Greenland shark was the primary consumer of the bait at the camera and was present in 25 of 31 deployments, but with differing local densities among regions (Table 1). In total, 142 individuals were identified from the video footage (Fig. 2) and no individuals were observed in multiple camera sets. Sharks were present - and often numerous - in all sets near Arctic Bay, with up to 18 individuals present in a single set in Admiralty Inlet (Fig. 1, Table S1). Observation rates based on the number of individuals sighted per hour were highest in Arctic Bay (mean = 1.1 sharks hr−1), similar among Lancaster Sound, Scott Inlet, and Jones Sound (mean = 0.5, 0.5, and 0.6 sharks hr−1, respectively), and were lowest in sets near Resolute (mean = 0.1 sharks hr−1) with only a few observations (n = 3) of sharks in the two shallowest sets within Resolute Pass (Fig. 1). Approximately 75% of sharks were observed at temperatures from 0 to 0.5 °C (Fig. 3A) and at depths from 450 to 800 m (Fig. 3B). A general linear model indicated no significant length differences (n = 93 sharks measured) between males versus females (Fig. 4). Overall, no differences in size or sex ratios of sharks were observed among locations (F9,83 = 1.93, p = 0.06) with the exception of Scott Inlet, which had a significantly higher proportion of small (<150 cm) sharks (p < 0.01) in the set that occurred within Scott Inlet fiord. Despite body lengths as high as 325 cm, most male and all female sharks were below hypothesised sizes at maturity (Fig. 4).
First arrival times of Greenland sharks to the bait differed among regions, with mean arrival times (±S.D.) longest in Resolute (280 min ± 84) compared to 198 min (±142) in Jones Sound, 191 min (±142) in Scott Inlet, and 118 min in both Arctic Bay (±146) and Lancaster Sound (±112) (Table S1). Even prior to estimating local theoretical abundances, there was a negative exponential relationship between first arrival times and total individuals observed (N = 9.50e−0.004t, R2 = 0.52, Fig. S1). A generalized linear model also found a significant relationship between total number of sharks observed and first arrival time (z = −3.396, p < 0.001) and set duration (z = 2.331, p = 0.02), but not with region or temperature (p > 0.06). Bait was removed by Greenland sharks from Set-1 within 22 minutes of arrival on the seafloor, which may have lessened attraction throughout the deployment, therefore this set was excluded from local abundance calculations. Swimming speeds derived from 31 measurements across 20 Greenland sharks (TL range 185–314 cm) in this study resulted in a mean swimming speed of 0.27 ms−1 (S.D. = 0.07; range 0.15–0.42 ms−1) and no significant correlation between shark length and speed (r = 0.11, p = 0.65; Fig. S2). Bottom current speed estimates extracted from a regional ocean model varied between locations, with considerably higher velocities in Lancaster Sound and Resolute (0.1 ms−1) compared to other regions (0.02–0.05 ms−1).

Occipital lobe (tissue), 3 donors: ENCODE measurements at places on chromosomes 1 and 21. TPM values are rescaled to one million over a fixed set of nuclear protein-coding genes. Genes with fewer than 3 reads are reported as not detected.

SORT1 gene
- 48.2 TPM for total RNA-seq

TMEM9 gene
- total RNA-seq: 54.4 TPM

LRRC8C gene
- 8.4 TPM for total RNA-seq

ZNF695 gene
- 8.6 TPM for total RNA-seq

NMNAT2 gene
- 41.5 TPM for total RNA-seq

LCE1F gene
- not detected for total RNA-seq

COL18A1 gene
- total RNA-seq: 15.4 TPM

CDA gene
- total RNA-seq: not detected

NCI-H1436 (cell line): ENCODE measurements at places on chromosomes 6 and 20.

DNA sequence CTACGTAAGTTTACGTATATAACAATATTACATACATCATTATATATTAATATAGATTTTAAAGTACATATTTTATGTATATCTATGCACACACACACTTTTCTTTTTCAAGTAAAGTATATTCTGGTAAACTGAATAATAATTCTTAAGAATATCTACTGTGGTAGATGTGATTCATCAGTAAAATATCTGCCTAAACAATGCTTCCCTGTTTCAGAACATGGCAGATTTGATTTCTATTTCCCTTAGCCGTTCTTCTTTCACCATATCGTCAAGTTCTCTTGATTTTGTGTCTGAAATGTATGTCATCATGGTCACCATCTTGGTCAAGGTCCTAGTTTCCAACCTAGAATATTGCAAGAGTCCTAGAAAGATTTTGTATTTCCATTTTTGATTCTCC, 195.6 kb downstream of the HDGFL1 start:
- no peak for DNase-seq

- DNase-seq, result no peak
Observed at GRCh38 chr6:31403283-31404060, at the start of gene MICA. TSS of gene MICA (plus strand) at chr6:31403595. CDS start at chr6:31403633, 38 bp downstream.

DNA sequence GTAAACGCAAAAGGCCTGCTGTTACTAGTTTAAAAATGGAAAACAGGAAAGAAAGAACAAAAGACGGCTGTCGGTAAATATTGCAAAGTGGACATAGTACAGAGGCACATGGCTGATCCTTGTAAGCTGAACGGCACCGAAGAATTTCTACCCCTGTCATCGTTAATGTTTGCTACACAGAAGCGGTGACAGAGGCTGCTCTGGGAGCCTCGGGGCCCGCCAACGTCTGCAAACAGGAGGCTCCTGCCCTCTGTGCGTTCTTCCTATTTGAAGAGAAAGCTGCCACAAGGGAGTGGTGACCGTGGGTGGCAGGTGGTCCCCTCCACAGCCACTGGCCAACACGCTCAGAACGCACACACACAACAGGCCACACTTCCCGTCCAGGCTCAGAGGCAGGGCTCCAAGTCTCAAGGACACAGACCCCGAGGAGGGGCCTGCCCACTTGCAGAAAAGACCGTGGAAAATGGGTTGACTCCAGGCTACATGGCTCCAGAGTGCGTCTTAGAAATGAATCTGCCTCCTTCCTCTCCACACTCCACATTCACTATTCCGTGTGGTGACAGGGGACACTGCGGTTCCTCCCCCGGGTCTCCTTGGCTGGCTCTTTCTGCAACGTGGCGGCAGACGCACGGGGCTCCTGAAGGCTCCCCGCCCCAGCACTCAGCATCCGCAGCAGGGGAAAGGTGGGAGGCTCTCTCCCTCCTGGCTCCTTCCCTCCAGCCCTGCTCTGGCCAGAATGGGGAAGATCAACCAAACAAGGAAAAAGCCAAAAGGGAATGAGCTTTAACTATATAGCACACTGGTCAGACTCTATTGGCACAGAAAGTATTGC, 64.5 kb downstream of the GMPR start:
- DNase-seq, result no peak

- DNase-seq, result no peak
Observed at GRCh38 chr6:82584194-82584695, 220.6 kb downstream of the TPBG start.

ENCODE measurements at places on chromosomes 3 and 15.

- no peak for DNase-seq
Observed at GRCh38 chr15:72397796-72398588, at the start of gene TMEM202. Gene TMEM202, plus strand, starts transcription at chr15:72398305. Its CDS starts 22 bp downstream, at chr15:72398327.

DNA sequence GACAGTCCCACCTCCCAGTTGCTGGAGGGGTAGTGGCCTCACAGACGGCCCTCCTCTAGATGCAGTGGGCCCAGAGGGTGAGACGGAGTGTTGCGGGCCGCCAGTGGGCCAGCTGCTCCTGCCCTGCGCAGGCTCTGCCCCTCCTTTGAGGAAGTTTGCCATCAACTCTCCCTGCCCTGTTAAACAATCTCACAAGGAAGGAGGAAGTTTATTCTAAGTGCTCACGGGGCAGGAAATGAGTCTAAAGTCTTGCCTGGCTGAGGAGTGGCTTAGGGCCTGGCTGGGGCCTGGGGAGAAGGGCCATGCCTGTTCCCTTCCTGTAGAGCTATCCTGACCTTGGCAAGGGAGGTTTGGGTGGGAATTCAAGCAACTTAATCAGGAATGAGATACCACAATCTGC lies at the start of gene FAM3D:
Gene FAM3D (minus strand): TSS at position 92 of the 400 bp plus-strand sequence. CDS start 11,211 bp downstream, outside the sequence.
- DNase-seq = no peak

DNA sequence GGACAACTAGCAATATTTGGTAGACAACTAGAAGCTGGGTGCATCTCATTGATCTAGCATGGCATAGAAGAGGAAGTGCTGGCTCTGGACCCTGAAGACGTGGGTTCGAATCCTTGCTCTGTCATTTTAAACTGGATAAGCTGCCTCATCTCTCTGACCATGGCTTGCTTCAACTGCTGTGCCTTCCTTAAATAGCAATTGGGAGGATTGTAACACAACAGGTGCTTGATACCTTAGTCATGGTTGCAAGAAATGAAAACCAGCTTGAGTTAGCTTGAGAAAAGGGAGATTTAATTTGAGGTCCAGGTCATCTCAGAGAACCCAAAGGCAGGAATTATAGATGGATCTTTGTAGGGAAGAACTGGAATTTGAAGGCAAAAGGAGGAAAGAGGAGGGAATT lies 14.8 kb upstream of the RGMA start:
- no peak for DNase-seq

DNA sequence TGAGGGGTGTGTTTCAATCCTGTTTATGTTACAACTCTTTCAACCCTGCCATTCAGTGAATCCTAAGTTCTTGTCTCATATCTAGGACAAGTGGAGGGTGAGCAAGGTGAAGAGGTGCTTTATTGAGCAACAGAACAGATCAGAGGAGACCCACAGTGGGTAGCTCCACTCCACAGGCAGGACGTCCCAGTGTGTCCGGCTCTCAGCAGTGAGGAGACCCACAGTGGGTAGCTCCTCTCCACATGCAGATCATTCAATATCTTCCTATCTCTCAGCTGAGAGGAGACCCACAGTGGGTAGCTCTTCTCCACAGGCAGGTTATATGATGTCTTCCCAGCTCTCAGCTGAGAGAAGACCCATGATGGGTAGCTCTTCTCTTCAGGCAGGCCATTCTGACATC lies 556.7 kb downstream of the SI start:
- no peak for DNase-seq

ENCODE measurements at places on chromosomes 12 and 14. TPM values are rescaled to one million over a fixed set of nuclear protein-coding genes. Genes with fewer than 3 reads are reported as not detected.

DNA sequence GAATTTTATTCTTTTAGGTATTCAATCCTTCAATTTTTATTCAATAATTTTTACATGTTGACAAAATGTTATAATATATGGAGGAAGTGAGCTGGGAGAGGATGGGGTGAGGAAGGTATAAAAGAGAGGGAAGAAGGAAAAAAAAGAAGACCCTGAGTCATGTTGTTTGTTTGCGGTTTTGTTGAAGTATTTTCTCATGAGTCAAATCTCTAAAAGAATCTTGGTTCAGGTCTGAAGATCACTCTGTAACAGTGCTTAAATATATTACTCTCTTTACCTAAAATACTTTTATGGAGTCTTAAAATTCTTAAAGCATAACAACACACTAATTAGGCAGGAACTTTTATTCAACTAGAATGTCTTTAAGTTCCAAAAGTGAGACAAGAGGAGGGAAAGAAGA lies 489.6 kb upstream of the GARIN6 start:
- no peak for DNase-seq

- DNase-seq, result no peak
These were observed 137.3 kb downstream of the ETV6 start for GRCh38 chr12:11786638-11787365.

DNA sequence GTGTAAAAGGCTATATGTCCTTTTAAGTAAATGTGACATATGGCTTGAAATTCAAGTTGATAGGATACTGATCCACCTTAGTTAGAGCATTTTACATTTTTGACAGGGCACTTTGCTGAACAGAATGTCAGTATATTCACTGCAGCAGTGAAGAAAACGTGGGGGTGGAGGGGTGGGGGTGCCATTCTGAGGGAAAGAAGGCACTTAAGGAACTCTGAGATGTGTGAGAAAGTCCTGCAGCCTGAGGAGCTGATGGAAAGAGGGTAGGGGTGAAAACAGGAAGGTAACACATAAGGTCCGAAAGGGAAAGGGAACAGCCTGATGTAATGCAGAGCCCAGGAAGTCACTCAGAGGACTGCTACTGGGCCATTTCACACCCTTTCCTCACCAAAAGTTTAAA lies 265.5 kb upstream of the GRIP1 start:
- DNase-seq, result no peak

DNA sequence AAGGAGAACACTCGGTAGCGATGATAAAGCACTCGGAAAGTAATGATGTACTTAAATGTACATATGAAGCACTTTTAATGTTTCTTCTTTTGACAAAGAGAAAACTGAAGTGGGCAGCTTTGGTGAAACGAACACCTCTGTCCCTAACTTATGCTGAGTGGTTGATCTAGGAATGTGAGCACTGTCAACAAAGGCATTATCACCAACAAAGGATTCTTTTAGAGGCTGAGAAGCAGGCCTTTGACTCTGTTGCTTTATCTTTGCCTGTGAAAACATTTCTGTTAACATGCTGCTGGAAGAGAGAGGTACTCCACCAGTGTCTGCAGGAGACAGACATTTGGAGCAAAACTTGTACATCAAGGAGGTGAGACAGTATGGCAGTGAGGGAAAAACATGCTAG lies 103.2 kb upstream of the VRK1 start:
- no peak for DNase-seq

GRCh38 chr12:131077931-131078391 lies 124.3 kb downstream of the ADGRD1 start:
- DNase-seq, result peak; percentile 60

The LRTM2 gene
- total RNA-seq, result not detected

Local abundance estimates using mean first arrival times within region, mean swimming speed, and mean bottom current speed within region indicated variable theoretical abundance values between regions. Shark density estimates were higher in Arctic Bay (5.0 individuals km−2) and Jones Sound (4.7 individuals km−2) regions compared to waters of Lancaster Sound (1.6 individuals km−2) and Resolute (0.4 individual km−2) (Fig. 5). Local estimates for Scott Inlet were highest (15.5 individuals km−2), but we note that only 2 sets occurred in this region. Estimated local biomass values showed the same rankings as abundances among regions, ranging from 93 to 1210 kg km−2 estimated across regions based on numbers and sizes observed (Table 1).